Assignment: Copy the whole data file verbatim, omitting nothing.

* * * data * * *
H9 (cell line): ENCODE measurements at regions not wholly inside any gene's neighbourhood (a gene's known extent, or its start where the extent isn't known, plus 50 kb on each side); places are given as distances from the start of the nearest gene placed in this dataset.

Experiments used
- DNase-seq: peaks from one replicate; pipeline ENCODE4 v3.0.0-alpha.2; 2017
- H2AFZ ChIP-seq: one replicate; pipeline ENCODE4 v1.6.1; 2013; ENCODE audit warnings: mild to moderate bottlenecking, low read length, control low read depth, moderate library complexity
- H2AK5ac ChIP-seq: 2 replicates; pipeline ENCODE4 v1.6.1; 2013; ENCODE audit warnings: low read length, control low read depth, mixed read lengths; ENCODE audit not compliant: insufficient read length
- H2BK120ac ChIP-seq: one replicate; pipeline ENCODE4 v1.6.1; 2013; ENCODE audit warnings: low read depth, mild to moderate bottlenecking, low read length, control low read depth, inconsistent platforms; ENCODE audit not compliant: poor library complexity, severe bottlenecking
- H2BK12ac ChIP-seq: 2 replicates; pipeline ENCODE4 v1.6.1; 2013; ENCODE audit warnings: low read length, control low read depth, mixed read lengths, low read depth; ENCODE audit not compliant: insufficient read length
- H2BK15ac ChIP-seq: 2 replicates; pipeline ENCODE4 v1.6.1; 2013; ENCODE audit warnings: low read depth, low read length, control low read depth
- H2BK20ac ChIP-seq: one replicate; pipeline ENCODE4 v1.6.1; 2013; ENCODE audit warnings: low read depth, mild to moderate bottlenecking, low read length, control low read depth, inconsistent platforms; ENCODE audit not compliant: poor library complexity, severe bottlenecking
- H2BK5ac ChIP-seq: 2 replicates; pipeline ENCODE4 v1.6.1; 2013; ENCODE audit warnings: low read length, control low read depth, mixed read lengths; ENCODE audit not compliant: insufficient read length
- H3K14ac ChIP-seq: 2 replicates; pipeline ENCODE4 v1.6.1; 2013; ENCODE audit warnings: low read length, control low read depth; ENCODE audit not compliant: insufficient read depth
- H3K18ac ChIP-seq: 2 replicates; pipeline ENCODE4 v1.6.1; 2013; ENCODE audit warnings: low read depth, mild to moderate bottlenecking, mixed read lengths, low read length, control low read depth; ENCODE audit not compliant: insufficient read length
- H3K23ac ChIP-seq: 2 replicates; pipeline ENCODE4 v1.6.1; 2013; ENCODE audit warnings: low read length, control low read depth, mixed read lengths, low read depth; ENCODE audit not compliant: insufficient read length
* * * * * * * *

H9 (cell line): ENCODE measurements at regions not wholly inside any gene's neighbourhood (a gene's known extent, or its start where the extent isn't known, plus 50 kb on each side); places are given as distances from the start of the nearest gene placed in this dataset.

Experiments used
- DNase-seq: peaks from one replicate; pipeline ENCODE4 v3.0.0-alpha.2; 2017
- H2AFZ ChIP-seq: one replicate; pipeline ENCODE4 v1.6.1; 2013; ENCODE audit warnings: mild to moderate bottlenecking, low read length, control low read depth, moderate library complexity
- H2AK5ac ChIP-seq: 2 replicates; pipeline ENCODE4 v1.6.1; 2013; ENCODE audit warnings: low read length, control low read depth, mixed read lengths; ENCODE audit not compliant: insufficient read length
- H2BK120ac ChIP-seq: one replicate; pipeline ENCODE4 v1.6.1; 2013; ENCODE audit warnings: low read depth, mild to moderate bottlenecking, low read length, control low read depth, inconsistent platforms; ENCODE audit not compliant: poor library complexity, severe bottlenecking
- H2BK12ac ChIP-seq: 2 replicates; pipeline ENCODE4 v1.6.1; 2013; ENCODE audit warnings: low read length, control low read depth, mixed read lengths, low read depth; ENCODE audit not compliant: insufficient read length
- H2BK15ac ChIP-seq: 2 replicates; pipeline ENCODE4 v1.6.1; 2013; ENCODE audit warnings: low read depth, low read length, control low read depth
- H2BK20ac ChIP-seq: one replicate; pipeline ENCODE4 v1.6.1; 2013; ENCODE audit warnings: low read depth, mild to moderate bottlenecking, low read length, control low read depth, inconsistent platforms; ENCODE audit not compliant: poor library complexity, severe bottlenecking
- H2BK5ac ChIP-seq: 2 replicates; pipeline ENCODE4 v1.6.1; 2013; ENCODE audit warnings: low read length, control low read depth, mixed read lengths; ENCODE audit not compliant: insufficient read length
- H3K14ac ChIP-seq: 2 replicates; pipeline ENCODE4 v1.6.1; 2013; ENCODE audit warnings: low read length, control low read depth; ENCODE audit not compliant: insufficient read depth
- H3K18ac ChIP-seq: 2 replicates; pipeline ENCODE4 v1.6.1; 2013; ENCODE audit warnings: low read depth, mild to moderate bottlenecking, mixed read lengths, low read length, control low read depth; ENCODE audit not compliant: insufficient read length
- H3K23ac ChIP-seq: 2 replicates; pipeline ENCODE4 v1.6.1; 2013; ENCODE audit warnings: low read length, control low read depth, mixed read lengths, low read depth; ENCODE audit not compliant: insufficient read length